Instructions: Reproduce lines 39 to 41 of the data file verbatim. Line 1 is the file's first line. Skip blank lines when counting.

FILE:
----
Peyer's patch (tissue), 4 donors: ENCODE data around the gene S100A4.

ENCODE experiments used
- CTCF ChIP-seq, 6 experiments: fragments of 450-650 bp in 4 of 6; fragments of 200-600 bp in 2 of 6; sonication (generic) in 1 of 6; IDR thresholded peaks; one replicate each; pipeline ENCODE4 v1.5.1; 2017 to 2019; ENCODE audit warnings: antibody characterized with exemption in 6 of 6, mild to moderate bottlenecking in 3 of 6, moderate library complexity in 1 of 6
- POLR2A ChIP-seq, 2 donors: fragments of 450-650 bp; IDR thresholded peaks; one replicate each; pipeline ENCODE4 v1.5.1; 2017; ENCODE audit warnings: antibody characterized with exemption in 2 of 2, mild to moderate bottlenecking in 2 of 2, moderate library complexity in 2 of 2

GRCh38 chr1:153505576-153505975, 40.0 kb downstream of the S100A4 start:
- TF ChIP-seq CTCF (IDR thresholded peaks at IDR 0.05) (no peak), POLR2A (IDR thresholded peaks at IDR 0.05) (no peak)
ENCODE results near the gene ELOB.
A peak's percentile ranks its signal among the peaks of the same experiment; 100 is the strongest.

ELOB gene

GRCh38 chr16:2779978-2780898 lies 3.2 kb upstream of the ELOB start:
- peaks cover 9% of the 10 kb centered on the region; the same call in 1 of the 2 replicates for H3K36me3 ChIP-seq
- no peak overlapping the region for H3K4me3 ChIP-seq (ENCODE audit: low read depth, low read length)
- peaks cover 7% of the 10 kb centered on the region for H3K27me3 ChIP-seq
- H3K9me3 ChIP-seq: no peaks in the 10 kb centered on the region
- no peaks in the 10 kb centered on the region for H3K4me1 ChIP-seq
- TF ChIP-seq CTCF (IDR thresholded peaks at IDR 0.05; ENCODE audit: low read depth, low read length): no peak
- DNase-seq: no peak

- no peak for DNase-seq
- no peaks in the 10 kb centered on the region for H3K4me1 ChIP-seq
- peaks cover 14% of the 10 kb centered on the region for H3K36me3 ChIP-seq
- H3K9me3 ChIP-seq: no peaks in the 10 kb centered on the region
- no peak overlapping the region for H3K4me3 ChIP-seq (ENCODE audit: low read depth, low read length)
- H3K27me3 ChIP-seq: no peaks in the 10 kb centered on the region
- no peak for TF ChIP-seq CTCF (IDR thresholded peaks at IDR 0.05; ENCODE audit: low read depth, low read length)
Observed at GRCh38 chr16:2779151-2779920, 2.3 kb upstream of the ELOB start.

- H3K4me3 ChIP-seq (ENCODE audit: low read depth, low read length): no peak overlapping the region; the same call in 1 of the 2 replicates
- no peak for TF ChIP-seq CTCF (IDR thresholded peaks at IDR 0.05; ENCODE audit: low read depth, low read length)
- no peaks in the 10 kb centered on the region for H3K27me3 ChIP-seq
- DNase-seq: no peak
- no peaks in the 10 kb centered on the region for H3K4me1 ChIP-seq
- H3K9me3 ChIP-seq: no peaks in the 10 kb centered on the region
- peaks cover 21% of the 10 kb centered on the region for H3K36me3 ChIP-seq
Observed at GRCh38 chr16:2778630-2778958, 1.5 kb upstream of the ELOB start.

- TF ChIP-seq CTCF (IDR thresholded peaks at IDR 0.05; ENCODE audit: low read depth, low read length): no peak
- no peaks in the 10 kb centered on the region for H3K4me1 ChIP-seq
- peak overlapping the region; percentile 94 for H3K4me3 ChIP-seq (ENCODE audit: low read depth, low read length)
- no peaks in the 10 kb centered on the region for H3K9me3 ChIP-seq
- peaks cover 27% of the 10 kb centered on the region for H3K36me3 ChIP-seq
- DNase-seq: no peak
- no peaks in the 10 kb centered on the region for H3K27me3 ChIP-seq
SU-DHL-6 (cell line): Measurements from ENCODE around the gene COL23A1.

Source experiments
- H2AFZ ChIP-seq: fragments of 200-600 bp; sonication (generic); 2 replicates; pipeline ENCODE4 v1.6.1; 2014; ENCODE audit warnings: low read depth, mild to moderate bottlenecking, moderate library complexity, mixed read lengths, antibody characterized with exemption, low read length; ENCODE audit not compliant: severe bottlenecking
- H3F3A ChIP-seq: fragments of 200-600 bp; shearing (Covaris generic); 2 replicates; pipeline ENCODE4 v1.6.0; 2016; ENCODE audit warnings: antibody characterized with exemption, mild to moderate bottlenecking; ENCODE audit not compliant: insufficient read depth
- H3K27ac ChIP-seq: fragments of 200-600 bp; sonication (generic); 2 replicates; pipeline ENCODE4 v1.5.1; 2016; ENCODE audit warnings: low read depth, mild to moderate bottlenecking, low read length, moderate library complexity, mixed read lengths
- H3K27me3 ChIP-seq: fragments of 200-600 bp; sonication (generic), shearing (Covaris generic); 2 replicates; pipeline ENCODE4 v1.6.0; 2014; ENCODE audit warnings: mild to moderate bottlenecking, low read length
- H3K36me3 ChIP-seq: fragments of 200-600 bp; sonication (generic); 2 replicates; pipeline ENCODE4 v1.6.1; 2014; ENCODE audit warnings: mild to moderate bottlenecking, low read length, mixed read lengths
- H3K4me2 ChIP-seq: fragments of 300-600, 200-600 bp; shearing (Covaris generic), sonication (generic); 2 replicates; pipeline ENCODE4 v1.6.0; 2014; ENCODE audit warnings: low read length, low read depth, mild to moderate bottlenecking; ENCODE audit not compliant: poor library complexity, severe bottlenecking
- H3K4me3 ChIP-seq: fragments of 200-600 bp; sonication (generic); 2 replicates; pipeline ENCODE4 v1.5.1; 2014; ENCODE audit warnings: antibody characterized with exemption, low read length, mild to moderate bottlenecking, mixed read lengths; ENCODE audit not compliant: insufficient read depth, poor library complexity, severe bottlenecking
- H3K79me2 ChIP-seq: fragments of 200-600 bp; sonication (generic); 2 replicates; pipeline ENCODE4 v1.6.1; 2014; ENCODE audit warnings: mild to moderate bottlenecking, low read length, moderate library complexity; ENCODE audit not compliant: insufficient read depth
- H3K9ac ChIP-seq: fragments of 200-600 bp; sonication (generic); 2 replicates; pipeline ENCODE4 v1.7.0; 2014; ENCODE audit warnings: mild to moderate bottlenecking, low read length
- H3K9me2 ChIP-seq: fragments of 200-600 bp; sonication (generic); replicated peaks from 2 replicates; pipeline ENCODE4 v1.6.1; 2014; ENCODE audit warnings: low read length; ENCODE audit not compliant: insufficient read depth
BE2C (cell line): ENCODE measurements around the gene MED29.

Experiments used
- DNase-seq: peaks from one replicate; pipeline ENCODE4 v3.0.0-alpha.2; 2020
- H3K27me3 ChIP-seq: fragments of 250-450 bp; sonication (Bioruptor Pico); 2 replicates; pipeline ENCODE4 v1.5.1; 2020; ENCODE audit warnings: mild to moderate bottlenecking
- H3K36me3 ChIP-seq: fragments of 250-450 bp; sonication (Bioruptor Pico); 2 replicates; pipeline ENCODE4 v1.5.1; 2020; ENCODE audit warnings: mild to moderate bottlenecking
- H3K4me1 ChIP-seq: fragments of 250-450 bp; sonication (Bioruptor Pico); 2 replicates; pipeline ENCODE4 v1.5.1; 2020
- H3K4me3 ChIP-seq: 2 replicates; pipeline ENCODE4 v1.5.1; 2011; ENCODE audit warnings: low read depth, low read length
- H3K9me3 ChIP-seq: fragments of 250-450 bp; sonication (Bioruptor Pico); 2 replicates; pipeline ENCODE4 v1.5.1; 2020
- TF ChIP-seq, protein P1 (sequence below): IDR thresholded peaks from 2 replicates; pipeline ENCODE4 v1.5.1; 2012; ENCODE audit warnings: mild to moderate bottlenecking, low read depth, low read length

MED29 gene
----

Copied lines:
- DNase-seq: no peak
- no peaks in the 10 kb centered on the region for H3K27me3 ChIP-seq
SU-DHL-6 (cell line): Measurements from ENCODE around the gene COL23A1.